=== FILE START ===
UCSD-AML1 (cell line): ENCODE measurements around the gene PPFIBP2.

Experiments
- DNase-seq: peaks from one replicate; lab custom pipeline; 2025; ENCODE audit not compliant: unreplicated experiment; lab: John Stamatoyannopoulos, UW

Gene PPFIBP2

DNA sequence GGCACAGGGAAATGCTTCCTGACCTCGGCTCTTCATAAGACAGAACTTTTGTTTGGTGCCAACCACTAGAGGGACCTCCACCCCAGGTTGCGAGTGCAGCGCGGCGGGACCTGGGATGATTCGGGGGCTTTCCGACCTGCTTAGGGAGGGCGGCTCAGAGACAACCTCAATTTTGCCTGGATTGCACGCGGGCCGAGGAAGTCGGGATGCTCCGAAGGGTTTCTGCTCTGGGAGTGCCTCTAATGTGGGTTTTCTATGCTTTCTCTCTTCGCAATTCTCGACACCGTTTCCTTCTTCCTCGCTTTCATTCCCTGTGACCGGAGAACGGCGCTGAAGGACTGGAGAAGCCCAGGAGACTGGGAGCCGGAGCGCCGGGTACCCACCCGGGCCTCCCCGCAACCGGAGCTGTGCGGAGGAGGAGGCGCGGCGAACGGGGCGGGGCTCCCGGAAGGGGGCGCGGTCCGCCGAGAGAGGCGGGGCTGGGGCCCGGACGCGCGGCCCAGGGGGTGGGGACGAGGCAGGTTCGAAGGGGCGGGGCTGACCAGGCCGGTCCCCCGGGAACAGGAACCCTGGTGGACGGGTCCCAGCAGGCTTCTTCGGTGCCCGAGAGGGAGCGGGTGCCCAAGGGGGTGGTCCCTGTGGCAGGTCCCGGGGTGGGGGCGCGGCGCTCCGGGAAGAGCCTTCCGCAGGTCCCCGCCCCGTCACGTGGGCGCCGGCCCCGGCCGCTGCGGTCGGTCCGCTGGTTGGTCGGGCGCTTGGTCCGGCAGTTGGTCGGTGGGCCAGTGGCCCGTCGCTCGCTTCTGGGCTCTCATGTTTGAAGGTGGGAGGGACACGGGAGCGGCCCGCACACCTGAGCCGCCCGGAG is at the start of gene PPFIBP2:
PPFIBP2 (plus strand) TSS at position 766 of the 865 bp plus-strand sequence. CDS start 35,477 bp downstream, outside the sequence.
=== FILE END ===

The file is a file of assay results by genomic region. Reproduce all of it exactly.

UCSD-AML1 (cell line): ENCODE measurements around the gene PPFIBP2.

Experiments
- DNase-seq: peaks from one replicate; lab custom pipeline; 2025; ENCODE audit not compliant: unreplicated experiment; lab: John Stamatoyannopoulos, UW

Gene PPFIBP2

DNA sequence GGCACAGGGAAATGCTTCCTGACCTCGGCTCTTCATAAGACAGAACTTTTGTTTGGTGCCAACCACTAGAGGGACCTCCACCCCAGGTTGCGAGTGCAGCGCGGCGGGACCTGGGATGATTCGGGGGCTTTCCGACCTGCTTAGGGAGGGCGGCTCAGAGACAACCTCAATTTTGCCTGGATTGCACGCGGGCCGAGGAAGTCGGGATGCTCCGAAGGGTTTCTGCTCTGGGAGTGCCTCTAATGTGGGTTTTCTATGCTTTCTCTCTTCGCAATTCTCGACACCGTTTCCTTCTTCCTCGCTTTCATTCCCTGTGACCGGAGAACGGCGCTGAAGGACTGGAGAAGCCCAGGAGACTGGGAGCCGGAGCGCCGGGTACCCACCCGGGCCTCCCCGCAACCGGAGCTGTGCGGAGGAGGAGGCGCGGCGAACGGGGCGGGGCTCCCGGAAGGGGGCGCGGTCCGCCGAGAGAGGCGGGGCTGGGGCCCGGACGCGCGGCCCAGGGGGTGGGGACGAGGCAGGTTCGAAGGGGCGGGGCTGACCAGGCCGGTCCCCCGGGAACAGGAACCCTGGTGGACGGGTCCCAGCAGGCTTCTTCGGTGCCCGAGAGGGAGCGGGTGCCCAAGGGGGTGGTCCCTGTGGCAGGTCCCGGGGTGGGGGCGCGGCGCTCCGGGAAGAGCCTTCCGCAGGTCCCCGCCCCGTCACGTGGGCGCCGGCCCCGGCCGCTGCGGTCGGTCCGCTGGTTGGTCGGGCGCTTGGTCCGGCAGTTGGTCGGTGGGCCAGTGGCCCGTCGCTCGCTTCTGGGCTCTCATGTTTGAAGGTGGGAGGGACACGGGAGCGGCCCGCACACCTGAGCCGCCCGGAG is at the start of gene PPFIBP2:
PPFIBP2 (plus strand) TSS at position 766 of the 865 bp plus-strand sequence. CDS start 35,477 bp downstream, outside the sequence.